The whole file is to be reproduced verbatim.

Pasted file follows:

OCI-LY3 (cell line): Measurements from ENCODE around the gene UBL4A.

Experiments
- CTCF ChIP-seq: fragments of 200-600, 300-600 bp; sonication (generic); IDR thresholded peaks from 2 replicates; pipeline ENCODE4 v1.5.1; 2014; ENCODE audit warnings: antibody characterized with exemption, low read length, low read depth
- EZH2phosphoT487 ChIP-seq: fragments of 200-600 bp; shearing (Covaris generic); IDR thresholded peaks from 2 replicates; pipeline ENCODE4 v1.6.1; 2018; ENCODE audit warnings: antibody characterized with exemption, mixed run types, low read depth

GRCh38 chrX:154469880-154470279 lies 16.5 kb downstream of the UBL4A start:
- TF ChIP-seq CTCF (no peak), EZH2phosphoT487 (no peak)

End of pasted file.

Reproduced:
OCI-LY3 (cell line): Measurements from ENCODE around the gene UBL4A.

Experiments
- CTCF ChIP-seq: fragments of 200-600, 300-600 bp; sonication (generic); IDR thresholded peaks from 2 replicates; pipeline ENCODE4 v1.5.1; 2014; ENCODE audit warnings: antibody characterized with exemption, low read length, low read depth
- EZH2phosphoT487 ChIP-seq: fragments of 200-600 bp; shearing (Covaris generic); IDR thresholded peaks from 2 replicates; pipeline ENCODE4 v1.6.1; 2018; ENCODE audit warnings: antibody characterized with exemption, mixed run types, low read depth

GRCh38 chrX:154469880-154470279 lies 16.5 kb downstream of the UBL4A start:
- TF ChIP-seq CTCF (no peak), EZH2phosphoT487 (no peak)